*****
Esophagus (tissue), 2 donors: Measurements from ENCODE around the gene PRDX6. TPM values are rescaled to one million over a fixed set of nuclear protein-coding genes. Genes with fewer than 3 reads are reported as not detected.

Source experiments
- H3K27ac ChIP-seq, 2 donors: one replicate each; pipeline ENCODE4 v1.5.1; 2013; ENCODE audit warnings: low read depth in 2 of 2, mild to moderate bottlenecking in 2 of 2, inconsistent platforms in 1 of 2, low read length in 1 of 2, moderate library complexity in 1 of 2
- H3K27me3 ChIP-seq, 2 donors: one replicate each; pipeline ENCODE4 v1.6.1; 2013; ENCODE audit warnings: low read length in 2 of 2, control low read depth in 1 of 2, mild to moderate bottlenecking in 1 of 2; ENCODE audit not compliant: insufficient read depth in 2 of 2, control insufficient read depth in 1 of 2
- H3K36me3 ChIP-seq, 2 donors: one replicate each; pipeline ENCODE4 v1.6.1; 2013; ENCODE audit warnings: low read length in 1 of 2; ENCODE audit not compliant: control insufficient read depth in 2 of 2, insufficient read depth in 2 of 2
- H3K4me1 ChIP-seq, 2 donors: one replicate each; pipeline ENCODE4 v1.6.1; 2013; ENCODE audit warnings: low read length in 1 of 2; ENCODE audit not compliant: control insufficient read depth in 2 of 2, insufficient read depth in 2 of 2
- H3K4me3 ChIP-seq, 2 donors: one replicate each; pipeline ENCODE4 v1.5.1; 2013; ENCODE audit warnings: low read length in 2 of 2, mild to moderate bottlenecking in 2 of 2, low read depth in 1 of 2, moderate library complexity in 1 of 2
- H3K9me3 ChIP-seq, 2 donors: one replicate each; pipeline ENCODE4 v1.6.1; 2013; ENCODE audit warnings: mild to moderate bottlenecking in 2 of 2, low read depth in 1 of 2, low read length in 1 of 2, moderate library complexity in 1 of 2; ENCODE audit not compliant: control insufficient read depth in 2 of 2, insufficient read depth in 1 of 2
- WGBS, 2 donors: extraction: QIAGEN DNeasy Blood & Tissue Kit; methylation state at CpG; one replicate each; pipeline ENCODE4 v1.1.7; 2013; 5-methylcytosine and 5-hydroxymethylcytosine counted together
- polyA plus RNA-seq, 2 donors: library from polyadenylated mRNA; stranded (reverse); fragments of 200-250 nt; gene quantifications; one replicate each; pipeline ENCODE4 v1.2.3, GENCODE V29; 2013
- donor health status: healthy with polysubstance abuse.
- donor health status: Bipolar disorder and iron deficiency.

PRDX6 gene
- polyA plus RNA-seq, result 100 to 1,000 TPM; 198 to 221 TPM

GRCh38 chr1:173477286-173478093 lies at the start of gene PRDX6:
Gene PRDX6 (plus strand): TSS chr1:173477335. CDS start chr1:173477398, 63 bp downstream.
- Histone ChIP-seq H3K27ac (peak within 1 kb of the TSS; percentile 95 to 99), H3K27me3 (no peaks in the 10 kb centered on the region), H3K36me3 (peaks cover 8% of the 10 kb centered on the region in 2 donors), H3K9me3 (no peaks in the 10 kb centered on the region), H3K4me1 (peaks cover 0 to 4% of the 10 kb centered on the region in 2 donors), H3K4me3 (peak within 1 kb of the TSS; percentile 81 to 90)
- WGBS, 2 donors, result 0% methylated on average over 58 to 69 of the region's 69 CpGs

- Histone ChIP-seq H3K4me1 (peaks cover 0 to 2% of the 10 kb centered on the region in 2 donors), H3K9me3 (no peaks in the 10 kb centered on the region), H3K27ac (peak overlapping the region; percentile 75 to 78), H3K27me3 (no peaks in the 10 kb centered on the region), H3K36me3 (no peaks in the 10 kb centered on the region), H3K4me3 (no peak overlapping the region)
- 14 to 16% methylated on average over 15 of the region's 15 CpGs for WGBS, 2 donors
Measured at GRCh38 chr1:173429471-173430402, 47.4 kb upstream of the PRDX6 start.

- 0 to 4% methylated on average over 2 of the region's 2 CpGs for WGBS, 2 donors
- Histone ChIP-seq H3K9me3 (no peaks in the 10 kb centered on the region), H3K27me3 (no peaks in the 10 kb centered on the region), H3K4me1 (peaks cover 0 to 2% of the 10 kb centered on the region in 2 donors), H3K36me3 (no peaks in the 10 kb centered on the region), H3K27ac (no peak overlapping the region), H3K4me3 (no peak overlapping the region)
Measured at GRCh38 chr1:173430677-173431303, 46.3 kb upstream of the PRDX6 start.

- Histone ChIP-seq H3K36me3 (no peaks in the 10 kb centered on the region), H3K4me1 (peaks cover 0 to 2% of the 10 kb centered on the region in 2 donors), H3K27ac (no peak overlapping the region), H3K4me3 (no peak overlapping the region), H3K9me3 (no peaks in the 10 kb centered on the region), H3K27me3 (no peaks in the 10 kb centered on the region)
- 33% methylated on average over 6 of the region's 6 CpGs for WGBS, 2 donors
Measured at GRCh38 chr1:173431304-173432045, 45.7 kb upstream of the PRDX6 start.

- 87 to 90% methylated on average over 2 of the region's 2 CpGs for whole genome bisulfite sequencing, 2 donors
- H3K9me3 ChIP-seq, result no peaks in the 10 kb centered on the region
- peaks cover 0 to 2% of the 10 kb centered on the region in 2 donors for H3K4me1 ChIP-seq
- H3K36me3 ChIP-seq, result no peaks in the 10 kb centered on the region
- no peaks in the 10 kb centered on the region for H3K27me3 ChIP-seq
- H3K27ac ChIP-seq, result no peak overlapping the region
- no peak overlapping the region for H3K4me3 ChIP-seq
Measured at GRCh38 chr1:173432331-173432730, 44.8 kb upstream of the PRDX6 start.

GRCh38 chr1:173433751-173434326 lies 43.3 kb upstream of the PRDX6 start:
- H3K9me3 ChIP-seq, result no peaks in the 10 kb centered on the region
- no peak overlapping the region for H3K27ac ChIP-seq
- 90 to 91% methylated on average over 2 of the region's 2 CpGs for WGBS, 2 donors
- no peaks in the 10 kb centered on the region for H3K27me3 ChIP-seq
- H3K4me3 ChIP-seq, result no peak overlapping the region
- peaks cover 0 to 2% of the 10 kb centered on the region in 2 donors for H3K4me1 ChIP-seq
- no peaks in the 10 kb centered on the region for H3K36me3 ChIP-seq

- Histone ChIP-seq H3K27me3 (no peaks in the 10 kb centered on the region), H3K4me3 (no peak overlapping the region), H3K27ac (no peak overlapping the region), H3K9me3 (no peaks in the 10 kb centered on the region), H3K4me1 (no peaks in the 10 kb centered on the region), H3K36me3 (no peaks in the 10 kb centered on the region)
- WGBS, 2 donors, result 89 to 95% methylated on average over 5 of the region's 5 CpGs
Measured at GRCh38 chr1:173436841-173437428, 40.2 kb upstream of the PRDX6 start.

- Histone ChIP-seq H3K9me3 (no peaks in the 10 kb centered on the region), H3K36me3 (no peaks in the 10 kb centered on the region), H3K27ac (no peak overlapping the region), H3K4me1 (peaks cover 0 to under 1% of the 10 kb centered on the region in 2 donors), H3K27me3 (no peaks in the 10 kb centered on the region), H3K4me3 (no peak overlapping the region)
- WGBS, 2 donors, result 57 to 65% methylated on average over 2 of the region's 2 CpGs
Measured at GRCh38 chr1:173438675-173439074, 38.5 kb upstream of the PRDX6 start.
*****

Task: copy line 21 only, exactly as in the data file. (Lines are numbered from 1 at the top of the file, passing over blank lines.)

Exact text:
Measured at GRCh38 chr1:173429471-173430402, 47.4 kb upstream of the PRDX6 start.